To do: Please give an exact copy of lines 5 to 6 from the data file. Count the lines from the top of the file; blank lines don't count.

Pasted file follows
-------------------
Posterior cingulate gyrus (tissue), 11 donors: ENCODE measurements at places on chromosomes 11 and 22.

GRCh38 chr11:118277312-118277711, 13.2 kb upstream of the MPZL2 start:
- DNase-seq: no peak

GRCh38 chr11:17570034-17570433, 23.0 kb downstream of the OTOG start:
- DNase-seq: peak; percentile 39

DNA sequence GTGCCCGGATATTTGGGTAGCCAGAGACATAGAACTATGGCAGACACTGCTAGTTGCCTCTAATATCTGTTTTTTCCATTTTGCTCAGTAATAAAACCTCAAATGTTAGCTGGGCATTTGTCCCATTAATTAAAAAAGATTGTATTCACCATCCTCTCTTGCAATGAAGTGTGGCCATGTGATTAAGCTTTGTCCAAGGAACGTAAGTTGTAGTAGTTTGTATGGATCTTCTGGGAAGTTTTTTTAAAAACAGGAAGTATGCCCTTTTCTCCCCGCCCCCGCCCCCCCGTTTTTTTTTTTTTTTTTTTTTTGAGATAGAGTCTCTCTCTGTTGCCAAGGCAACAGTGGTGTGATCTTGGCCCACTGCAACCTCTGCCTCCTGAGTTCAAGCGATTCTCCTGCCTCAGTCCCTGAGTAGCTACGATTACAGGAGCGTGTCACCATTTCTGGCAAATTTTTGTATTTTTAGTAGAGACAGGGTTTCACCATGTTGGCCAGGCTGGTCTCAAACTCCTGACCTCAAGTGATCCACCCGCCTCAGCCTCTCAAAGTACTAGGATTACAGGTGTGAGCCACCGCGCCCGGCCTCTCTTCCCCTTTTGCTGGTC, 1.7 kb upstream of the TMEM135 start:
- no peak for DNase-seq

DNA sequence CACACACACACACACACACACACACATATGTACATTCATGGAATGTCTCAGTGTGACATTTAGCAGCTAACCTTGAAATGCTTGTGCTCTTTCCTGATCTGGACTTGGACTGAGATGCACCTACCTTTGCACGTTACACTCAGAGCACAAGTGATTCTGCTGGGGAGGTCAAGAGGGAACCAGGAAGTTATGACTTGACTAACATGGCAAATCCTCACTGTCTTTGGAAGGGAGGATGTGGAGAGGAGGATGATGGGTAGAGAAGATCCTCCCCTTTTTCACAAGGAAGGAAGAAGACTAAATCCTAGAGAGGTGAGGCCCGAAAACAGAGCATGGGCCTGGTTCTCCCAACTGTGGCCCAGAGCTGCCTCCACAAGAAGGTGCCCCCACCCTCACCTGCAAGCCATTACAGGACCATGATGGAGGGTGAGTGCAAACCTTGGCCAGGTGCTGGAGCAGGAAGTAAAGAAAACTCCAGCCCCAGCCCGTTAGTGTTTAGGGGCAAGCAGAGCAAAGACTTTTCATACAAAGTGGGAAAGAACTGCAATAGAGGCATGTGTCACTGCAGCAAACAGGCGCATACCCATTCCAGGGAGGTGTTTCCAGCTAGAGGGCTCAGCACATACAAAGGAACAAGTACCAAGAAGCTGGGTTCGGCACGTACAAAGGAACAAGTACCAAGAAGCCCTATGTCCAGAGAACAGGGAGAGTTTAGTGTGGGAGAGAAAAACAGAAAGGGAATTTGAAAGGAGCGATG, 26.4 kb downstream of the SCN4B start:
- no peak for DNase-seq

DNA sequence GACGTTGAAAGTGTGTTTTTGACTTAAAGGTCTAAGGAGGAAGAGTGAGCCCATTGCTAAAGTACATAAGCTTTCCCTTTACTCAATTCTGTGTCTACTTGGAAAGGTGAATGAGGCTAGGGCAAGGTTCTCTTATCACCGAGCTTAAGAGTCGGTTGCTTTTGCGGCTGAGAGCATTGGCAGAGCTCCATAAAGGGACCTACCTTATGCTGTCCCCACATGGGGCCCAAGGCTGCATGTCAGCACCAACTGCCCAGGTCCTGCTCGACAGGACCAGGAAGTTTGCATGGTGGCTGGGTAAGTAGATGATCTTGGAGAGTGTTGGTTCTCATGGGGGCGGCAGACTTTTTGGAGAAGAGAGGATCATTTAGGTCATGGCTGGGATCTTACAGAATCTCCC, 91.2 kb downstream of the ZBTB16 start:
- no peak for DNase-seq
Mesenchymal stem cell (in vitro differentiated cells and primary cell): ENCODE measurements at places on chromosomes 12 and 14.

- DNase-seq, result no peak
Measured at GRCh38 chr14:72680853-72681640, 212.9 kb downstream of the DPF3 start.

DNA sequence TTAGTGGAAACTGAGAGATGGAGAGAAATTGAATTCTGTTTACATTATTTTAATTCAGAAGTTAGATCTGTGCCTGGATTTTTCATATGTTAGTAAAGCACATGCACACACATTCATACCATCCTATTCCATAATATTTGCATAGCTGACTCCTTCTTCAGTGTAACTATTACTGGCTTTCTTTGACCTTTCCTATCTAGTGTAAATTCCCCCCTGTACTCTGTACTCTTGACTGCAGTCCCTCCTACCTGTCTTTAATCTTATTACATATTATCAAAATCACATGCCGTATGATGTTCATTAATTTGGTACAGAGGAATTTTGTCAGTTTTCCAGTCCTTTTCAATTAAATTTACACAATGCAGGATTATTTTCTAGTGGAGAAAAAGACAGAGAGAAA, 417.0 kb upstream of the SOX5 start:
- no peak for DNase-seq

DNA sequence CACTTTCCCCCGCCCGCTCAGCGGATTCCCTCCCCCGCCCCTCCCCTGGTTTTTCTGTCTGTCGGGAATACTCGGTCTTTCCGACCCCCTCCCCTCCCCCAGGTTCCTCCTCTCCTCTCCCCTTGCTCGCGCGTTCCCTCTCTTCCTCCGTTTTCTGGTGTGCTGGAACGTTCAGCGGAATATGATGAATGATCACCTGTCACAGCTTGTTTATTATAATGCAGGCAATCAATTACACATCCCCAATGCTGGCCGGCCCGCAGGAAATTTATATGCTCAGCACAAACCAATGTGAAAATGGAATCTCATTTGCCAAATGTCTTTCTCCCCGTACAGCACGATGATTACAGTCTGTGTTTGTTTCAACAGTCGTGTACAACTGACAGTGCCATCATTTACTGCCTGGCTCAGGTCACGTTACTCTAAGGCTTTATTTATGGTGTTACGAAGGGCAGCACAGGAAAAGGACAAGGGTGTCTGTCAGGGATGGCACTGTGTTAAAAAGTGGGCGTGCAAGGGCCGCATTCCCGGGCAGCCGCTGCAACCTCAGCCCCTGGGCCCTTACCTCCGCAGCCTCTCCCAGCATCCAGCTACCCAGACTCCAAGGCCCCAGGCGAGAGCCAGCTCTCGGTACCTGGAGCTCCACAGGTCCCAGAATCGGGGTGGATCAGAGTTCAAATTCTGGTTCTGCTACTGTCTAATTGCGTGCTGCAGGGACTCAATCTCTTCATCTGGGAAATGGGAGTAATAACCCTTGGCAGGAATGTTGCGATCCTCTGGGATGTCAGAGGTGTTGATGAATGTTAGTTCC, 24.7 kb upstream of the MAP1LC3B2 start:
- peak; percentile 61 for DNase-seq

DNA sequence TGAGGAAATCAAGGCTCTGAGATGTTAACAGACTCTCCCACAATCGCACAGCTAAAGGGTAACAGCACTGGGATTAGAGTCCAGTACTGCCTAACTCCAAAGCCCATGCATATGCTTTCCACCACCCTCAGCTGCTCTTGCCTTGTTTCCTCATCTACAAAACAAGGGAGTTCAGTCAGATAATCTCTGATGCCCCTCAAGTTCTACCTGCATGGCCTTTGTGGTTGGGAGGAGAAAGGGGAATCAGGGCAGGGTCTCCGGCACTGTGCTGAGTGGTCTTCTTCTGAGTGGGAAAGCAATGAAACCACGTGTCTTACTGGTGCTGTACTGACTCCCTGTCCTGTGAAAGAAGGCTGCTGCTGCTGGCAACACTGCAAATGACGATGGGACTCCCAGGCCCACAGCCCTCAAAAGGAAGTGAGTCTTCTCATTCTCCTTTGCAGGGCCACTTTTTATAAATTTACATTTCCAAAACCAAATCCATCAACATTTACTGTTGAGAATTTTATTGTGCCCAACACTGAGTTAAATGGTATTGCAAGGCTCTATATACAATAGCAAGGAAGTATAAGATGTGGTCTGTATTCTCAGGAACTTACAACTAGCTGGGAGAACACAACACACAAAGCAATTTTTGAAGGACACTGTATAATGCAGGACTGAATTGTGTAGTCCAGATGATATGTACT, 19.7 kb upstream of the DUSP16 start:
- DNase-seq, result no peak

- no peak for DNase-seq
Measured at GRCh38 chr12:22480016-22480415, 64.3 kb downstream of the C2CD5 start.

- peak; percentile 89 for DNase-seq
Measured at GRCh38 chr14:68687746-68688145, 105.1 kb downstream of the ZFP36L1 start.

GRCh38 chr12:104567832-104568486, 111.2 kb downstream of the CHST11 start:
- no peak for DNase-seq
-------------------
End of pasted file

- DNase-seq: peak; percentile 39

DNA sequence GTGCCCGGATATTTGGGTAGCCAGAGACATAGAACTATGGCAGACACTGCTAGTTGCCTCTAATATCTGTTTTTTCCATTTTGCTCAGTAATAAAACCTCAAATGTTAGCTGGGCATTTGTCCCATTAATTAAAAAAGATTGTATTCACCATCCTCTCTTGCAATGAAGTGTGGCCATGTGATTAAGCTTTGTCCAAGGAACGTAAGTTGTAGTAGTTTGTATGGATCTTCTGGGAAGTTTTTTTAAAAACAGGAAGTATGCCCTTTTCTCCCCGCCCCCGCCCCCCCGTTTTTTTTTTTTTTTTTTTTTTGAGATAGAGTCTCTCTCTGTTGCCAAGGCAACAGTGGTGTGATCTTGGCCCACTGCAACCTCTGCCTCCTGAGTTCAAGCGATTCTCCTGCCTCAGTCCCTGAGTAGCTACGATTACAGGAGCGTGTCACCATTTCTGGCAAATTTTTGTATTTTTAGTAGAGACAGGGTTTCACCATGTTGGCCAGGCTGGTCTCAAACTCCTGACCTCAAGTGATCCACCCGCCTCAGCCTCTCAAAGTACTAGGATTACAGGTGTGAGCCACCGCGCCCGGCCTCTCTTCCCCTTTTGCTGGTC, 1.7 kb upstream of the TMEM135 start: